When the ancient Israelites slipped into managing their lives and country through their own self-sufficiency rather than trusting God to protect and provide (as he promised he would do), they rejected the Sabbath rhythm (among other social and spiritual violations), causing the defenceless to cry out to God for deliverance. Ironically, those who had been set free had now become the oppressors.

Fast-forward to today. Does our obsession for continual work stem from an unconscious belief that God is no longer sovereign over our modern communities? After all, If I don’t ensure that others are working hard to meet society’s material needs (including my own, of course), who will?

This is exactly why we need Sabbath today. The Sabbath not only relieves me from my own experience of oppression, but also prevents me from oppressing others in the same way. Again, Sabbath is a clear call to bring the spiritual, physical, and social parts of our community into a healthy, God-honouring balance.

What did Jesus say?
Not surprisingly, Jesus’ words and actions are at the centre of the New Testament controversies concerning the nature of Sabbath. In the six Gospel passages where Jesus’ (non)observance of the Sabbath is explicitly stated, the Pharisees demand that Jesus “stop” in order to meet certain legal expectations. After all, it was the Sabbath. However, on each occasion, Jesus steps in on behalf of those in need.

As we look at the stories more closely, it appears that all Jesus’ Sabbath controversies are in the context of social justice, resulting in the intentional liberation of oppressed people (economically, physically, etc.). Jesus seems to have the Old Testament sabbatical concept of social justice and liberation in mind when he says: “The Sabbath was made for humankind, and not humankind for the Sabbath” (Mark 2:27).

Did Jesus misinterpret the Old Testament concept of Sabbath? Or, rather, did he simply (and radically) reflect his Father’s desire for freedom and deliverance, as expressed through a rhythm of spiritual, physical, and social balance?

ECG or Sabbath?
The message of both the Bible and modern history indicates that, left on our own, we will eventually, self-centredly, concentrate on our own work (and kingdom) at the expense of others and ourselves. Thus, God’s example, and corresponding legal establishment, of the Sabbath was an intentional safeguard against this unjust pattern of life. Israelite life was intended to be lived before God in its entirety, not just in a separate realm of religion.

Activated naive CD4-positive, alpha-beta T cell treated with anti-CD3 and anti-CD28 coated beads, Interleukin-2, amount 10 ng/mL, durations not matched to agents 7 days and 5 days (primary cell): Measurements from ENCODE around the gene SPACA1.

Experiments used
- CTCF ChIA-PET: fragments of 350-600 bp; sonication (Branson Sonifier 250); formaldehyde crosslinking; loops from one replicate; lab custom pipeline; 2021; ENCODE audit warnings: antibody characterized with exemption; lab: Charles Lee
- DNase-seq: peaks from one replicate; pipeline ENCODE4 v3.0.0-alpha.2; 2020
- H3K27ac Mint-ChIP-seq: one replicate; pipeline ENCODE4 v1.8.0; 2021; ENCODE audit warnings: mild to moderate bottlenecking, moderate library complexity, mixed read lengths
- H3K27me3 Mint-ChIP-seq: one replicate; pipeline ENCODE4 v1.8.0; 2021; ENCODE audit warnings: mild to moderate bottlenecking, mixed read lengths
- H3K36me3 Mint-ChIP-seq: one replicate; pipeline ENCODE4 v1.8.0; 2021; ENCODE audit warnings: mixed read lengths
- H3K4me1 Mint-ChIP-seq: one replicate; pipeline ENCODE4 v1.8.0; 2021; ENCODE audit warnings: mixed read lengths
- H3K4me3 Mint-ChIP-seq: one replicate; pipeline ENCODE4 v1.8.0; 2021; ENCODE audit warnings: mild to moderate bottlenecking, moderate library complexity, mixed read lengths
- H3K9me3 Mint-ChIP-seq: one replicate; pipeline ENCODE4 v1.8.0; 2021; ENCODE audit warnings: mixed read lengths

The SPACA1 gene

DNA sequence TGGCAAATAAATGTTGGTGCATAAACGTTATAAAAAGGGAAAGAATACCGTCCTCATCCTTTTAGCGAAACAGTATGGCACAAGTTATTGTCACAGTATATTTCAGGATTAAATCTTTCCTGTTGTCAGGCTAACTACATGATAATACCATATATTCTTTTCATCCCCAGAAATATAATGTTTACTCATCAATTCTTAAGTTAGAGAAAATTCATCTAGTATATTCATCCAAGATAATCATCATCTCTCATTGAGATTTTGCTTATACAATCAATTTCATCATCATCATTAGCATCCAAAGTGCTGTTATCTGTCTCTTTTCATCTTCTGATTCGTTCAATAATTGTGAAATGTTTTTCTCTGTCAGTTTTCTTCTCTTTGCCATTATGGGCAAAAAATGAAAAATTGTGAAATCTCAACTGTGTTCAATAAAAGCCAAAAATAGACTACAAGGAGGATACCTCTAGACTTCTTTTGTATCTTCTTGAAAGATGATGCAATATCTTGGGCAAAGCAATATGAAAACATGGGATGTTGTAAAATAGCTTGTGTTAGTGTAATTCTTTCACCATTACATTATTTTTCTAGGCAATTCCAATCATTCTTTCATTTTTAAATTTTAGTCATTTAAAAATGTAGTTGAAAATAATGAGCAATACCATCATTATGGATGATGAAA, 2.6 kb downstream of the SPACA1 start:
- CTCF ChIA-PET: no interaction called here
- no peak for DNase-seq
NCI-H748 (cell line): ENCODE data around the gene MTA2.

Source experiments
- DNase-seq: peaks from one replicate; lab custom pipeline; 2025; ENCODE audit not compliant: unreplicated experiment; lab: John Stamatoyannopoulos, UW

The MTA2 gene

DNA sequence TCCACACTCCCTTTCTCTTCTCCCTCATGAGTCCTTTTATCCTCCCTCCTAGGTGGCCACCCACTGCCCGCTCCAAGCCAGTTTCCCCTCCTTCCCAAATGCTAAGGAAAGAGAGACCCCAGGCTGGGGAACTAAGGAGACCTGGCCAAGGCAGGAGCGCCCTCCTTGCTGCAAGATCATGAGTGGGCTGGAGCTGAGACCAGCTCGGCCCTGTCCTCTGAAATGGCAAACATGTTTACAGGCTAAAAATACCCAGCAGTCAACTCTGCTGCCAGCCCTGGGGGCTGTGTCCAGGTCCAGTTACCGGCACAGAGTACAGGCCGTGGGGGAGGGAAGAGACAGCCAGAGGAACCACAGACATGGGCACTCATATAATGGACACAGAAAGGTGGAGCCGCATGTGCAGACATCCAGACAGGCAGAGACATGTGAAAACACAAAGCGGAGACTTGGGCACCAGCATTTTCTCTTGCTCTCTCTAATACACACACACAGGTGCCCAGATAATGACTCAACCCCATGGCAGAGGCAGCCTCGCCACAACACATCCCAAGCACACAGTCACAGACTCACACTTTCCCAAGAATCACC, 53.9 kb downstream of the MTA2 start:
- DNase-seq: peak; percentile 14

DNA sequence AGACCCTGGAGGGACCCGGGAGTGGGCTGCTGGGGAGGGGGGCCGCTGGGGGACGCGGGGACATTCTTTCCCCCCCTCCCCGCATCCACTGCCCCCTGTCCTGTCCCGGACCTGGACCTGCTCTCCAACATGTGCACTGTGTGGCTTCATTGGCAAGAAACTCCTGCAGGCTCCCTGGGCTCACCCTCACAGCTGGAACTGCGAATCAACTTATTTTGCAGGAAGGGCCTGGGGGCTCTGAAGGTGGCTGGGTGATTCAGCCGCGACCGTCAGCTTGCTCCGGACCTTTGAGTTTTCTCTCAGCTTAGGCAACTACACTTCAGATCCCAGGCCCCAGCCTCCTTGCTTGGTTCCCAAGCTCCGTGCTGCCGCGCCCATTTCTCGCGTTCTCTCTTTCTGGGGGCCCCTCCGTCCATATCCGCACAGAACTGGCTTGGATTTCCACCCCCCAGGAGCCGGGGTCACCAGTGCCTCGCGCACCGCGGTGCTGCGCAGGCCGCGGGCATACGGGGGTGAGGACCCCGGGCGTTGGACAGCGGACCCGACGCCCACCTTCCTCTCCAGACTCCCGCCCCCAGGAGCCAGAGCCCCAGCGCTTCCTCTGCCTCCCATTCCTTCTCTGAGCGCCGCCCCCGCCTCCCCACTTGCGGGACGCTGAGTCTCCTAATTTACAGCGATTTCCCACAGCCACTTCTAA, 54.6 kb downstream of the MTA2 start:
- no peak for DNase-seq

For God’s people today, focusing on the precise legalities of what can or cannot be done during Sabbath observance (think of the Pharisees) should not be the primary goal of understanding the Bible.  Yes, we need to know the “letter of the law,” but we also need to live the “spirit of the law.” In other words, priority must be placed on practically living out the Sabbath paradigm for the sake of the holistic liberation of all humanity (ourselves and others). Inevitably, Sabbath liberation is subversive – no realm of life is left untouched. After all, that is the example God himself set before us.

So…what about you? Are you worn out by your current lifestyle? Are you ready to take a risk and embrace a new rhythm in your life that reflects God’s priorities? Are you ready to do less in order to experience more? If you hunger for a vibrant relationship with God, are you open to reorienting your life around a refreshing rhythm of spiritual, physical, and social balance? If you are willing, Sabbath offers hope, and it is a gift God wants you to receive!

Don’t wait until you are looking up at the ceiling in a hospital. Build a pattern of seventh-day rest into your family’s life now. Don’t go to the office. Empower others to do “your” ministry. Turn off your computer and cellphone. Leave the car in the garage and stay at home with your family.

God knew what he was doing when he created the Sabbath. Trust him.

 

1. Although some translations render shabat as “rested,” perhaps the term could be better understood as “stopped.” In the non-cultic instances in which shabat and melakah (“work”) occur together, the sense of each text is that work has ceased for a specific period of time (eg, 2 Chronicles 16:5; Nehemiah 4:11; 6:3).
Mark Wessner is interim lead pastor at Westwood MB Church, Prince George, B.C. One of Mark’s goals for 2011 is to incorporate “little Sabbaths” into the rhythm of his family’s life, as a way of experiencing discipleship together.

2 Comments on “A renewed rhythm of life

  1. Pingback: Matthew 8 – Do you need to “Be Right Back”? | Mark Wessner

  2. Pingback: Matthew 12 – Rest | Mark Wessner

Leave a Reply

Your email address will not be published. Required fields are marked *

Subscribe to MB Herald via email

Enter your email address to receive notification of new posts.

%d bloggers like this: